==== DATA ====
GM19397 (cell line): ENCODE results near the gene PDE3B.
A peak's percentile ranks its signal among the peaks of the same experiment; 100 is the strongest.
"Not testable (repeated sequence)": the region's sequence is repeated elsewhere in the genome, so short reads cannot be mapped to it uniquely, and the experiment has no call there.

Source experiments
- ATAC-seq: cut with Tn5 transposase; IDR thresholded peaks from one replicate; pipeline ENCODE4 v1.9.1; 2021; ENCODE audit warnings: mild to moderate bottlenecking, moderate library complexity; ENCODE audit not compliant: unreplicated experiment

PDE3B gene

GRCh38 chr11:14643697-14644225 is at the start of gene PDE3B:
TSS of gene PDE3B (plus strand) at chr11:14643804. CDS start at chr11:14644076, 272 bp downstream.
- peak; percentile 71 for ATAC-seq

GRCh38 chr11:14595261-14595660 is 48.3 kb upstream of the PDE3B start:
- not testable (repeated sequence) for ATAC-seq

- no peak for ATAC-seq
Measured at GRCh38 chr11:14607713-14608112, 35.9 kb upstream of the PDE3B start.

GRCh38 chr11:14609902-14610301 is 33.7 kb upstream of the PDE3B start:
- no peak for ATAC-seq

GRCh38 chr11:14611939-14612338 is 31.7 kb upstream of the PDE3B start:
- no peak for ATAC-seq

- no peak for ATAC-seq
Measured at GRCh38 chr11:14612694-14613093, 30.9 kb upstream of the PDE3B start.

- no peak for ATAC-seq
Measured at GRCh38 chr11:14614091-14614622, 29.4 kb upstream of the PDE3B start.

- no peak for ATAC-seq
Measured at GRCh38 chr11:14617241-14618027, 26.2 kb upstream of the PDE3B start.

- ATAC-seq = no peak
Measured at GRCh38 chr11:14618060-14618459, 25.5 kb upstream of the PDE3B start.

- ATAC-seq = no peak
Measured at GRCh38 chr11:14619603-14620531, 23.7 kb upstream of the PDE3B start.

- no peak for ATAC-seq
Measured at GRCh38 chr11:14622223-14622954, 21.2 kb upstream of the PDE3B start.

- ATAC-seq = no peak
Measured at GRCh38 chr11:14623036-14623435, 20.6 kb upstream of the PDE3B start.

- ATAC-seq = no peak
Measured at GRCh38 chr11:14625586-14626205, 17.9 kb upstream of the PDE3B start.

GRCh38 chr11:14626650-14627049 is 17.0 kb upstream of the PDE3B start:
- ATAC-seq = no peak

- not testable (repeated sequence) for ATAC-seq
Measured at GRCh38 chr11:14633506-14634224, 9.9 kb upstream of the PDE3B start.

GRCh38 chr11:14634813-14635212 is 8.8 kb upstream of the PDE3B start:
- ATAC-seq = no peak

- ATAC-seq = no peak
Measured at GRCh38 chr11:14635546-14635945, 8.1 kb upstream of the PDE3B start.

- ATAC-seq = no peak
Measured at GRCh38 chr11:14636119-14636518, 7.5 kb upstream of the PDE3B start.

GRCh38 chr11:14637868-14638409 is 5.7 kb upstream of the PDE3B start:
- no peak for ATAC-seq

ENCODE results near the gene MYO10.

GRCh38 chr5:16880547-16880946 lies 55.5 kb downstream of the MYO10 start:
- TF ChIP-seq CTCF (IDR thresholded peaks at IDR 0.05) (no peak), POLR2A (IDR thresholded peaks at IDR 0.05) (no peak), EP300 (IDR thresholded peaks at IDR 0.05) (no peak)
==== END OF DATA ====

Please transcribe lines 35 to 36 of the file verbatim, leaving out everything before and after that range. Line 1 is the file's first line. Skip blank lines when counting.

- ATAC-seq = no peak

- not testable (repeated sequence) for ATAC-seq